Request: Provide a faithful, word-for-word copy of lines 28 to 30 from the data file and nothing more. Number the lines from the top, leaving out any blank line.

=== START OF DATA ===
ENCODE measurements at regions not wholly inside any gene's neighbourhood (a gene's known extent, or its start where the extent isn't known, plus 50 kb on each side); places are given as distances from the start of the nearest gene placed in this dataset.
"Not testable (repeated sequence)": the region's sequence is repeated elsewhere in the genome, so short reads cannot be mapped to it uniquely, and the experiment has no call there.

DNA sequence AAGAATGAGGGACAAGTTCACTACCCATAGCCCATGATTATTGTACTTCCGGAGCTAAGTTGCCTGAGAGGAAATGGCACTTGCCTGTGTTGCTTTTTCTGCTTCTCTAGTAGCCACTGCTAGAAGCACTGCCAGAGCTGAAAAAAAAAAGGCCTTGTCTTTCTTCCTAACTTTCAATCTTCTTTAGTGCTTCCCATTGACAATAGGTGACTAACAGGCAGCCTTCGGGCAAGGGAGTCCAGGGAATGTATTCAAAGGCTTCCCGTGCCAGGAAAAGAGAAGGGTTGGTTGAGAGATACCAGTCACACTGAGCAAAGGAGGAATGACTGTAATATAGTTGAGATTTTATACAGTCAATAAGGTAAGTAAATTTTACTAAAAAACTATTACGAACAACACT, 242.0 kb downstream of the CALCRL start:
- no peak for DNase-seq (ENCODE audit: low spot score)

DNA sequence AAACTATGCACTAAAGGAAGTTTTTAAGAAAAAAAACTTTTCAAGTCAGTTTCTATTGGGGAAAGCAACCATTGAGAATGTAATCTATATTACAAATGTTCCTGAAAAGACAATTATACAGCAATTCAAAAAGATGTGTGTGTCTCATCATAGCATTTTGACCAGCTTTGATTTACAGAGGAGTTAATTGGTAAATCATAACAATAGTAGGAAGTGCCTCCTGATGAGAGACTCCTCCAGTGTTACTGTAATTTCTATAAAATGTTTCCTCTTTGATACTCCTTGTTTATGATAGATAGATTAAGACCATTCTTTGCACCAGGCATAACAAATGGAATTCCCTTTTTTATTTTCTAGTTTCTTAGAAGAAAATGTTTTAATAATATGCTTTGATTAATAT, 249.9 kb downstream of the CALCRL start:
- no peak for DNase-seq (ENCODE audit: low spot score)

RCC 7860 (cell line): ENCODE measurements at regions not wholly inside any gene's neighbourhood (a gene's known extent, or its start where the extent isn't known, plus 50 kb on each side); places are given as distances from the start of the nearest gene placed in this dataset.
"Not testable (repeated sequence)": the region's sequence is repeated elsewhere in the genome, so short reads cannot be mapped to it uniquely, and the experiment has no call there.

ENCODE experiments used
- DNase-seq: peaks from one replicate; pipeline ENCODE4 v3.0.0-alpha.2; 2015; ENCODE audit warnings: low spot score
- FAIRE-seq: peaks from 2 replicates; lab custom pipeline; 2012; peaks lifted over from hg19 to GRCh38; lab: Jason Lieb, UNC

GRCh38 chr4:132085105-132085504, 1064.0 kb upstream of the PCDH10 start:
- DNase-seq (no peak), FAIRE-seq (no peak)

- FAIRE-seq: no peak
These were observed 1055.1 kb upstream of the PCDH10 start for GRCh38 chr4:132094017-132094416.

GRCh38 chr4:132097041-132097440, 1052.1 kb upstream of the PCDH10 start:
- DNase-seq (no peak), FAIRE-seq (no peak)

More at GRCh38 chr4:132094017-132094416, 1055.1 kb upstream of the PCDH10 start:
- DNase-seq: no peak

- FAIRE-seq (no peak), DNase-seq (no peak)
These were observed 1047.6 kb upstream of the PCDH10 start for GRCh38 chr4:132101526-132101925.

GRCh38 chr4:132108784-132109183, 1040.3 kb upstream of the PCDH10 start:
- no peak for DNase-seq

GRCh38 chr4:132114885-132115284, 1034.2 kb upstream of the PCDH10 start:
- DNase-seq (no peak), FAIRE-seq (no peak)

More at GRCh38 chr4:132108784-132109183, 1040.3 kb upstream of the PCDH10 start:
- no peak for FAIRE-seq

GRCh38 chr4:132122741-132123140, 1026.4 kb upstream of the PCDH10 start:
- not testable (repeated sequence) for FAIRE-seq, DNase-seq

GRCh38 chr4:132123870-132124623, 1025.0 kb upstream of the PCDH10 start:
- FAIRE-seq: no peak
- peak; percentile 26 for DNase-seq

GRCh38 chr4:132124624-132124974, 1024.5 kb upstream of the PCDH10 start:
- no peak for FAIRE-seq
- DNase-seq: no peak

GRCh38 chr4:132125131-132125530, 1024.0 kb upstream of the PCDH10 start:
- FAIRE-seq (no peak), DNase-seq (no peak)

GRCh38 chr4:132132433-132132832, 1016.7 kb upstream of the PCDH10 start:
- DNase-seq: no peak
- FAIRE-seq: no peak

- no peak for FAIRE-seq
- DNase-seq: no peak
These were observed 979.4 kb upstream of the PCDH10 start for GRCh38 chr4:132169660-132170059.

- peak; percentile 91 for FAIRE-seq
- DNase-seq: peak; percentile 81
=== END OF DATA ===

GRCh38 chr4:132122741-132123140, 1026.4 kb upstream of the PCDH10 start:
- not testable (repeated sequence) for FAIRE-seq, DNase-seq

GRCh38 chr4:132123870-132124623, 1025.0 kb upstream of the PCDH10 start: